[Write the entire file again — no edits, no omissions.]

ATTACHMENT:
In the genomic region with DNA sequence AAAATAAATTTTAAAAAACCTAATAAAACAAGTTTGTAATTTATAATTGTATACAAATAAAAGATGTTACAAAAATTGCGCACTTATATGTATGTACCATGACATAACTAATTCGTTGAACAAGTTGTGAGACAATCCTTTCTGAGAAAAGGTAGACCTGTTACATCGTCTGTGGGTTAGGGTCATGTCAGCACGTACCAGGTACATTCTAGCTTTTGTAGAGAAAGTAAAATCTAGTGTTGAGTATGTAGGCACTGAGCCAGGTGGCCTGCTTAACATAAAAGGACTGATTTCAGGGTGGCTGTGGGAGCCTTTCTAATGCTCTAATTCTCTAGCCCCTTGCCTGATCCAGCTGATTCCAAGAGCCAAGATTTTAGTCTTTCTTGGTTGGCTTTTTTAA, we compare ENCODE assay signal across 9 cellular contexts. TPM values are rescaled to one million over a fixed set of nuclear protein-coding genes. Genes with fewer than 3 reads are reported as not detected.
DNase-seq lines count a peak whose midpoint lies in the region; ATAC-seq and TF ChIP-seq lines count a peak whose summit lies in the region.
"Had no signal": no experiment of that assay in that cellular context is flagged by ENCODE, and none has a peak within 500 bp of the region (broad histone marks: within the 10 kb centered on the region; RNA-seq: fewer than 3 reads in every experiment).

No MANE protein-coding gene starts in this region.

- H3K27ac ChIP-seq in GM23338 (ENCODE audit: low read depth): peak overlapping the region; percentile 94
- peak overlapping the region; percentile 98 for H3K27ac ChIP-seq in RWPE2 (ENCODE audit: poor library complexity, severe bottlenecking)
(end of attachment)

In the genomic region with DNA sequence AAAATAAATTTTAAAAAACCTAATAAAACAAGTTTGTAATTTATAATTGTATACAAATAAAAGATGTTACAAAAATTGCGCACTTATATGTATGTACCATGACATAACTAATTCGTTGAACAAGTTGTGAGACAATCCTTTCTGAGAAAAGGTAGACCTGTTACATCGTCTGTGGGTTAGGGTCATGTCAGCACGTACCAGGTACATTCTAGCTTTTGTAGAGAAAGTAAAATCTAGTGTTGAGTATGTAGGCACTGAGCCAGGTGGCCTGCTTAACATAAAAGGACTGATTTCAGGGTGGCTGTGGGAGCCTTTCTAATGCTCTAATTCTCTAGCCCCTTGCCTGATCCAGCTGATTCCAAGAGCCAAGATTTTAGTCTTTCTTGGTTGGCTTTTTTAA, we compare ENCODE assay signal across 9 cellular contexts. TPM values are rescaled to one million over a fixed set of nuclear protein-coding genes. Genes with fewer than 3 reads are reported as not detected.
DNase-seq lines count a peak whose midpoint lies in the region; ATAC-seq and TF ChIP-seq lines count a peak whose summit lies in the region.
"Had no signal": no experiment of that assay in that cellular context is flagged by ENCODE, and none has a peak within 500 bp of the region (broad histone marks: within the 10 kb centered on the region; RNA-seq: fewer than 3 reads in every experiment).

No MANE protein-coding gene starts in this region.

- H3K27ac ChIP-seq in GM23338 (ENCODE audit: low read depth): peak overlapping the region; percentile 94
- peak overlapping the region; percentile 98 for H3K27ac ChIP-seq in RWPE2 (ENCODE audit: poor library complexity, severe bottlenecking)